Dreams are Real … for the Biblical Writers
Posted by NT Wrong on April 22, 2008
According to most non-modernist cultures, dreams and visions are real. They’re as real as putting on your shoes, reading the newspaper, or drinking a cup of coffee. That’s not to say that these cultures couldn’t differentiate the ‘reality’ of dreams from the ‘reality’ of waking life. But they do so by saying that dreams conveyed an even deeper reality than waking life, an avenue of direct communication to the divine. That is, for most non-modernists, dreams are more real than everyday life. According to anthropologist Jeannette Marie Mageo, most non-modernists:
“see dreams as an alternative social word, as much outside the person as a convivial party, even if what goes on there is often far from convivial. For them, dreams are the gate to a sphere inhabited, like our own, by powers and people with which and with whom they live and cope…”
– “Theorizing Dreaming and the Self,” Dreaming and the Self: New Perspectives on Subjectivity, Identity, and Emotion, ed. Jeannette Marie Mageo, 3-22 (New York: State University of New York Press, 2003), 8.
According to anthropologist Barbara Tedlock:
“in many non-Western societies dreaming and waking reality are not fully segmented or compartmentalized worlds but are rather overlapping experiences”
– “Dreaming and Dream Research,” in Dreaming: Anthropological and Psychological Interpretations, ed. Barbara Tedlock, 1-30 (Santa Fe: School of American Research Press, 1992), 5.
The Rarámuri of Mexico reported incredible personal experiences to various anthropologists, including flying and remarkable transformations, not bothering to explain beforehand, and not until they were directly asked, that the experience was had during dreams. Yet on the other hand, they would not punish a wife for being unfaithful in a dream, as she was distinguished as the “soul-wife”. The Rarámuri described both dreaming and waking experiences as reality, yet also distinguished between them, the two realities co-existing and interacting “within the same pluralistic universe rather than being segmented into parallel realities” (Tedlock, 8).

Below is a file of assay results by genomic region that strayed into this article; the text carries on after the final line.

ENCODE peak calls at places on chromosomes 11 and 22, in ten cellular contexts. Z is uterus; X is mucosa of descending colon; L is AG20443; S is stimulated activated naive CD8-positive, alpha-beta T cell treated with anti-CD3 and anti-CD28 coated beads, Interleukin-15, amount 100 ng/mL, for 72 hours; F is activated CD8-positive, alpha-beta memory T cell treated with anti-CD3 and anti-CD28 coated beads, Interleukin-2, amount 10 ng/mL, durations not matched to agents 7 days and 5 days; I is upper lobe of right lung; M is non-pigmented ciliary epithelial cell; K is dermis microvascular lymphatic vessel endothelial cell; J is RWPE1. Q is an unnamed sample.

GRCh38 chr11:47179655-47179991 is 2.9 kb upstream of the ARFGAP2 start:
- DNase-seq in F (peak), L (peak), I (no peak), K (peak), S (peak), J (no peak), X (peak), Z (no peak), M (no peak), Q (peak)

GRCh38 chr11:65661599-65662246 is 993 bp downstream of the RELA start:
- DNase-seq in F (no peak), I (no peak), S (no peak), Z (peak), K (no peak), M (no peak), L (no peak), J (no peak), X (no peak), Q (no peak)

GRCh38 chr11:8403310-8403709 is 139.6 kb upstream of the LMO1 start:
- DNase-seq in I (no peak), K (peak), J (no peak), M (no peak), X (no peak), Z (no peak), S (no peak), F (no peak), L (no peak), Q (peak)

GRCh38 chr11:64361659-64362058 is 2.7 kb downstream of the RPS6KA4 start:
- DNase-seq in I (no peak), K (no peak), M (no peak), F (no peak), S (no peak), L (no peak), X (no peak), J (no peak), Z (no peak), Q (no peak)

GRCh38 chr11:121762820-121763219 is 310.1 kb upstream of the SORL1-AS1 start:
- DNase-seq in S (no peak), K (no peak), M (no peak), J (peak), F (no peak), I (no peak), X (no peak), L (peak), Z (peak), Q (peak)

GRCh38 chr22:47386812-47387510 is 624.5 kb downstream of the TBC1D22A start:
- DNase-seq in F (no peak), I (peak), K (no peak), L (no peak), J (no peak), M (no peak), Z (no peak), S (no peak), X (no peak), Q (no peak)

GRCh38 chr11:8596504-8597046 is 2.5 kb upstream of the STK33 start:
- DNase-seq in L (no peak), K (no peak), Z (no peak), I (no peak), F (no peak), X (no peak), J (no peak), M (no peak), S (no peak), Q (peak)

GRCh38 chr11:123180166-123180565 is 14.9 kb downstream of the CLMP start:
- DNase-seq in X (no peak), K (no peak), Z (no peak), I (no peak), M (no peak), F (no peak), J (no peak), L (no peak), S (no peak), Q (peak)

Although he summarises his conclusions by utilising the now discredited social-evolutionary assumptions of his day, E. R. Dodds concludes that the ‘stage’ of attributing reality to one world and pure illusion to the other:
“was reached in antiquity only by a small number of intellectuals; and there are still to-day many primitive peoples who attribute to certain types of dream experience a validity equal to that of waking life, though different in kind”
– The Greeks and the Irrational (Sather Classical Lectures, 25; Berkeley and Los Angeles: University of California Press, 1951), 102.
Robert Gnuse summarises ancient beliefs on dreaming, for the purpose of his study on Josephus:
In the ancient world dreams were no less real for many people than the impressions received during the waking hours. Dreams were viewed not as psychological experiences of the mind but as phenomena with a special reality of their own.”
– Dreams and Dream Reports in the Writings of Josephus: A Traditio-Historical Analysis (Arbeiten Zur Geschichte Des Antiken Judentums Und Des Unrchristentums, 36; Leiden, New York, Köln: Brill, 1996), 34.
Interestingly, Gnuse’s subject, Josephus, writes as a first-century historian, according to the standards of his day. Yet, he is willing to accept that dreams and their contents are a part of reality. This major difference between the ‘historiography’ done by ancients and modern historiography should be a warning to any who would make a too simplistic inference from the ancient genre of history to its factuality. When the ancients came to speak about the most significant aspects of reality, they had recourse to dreams, because dreams were considered to get one in touch with that deeper reality.
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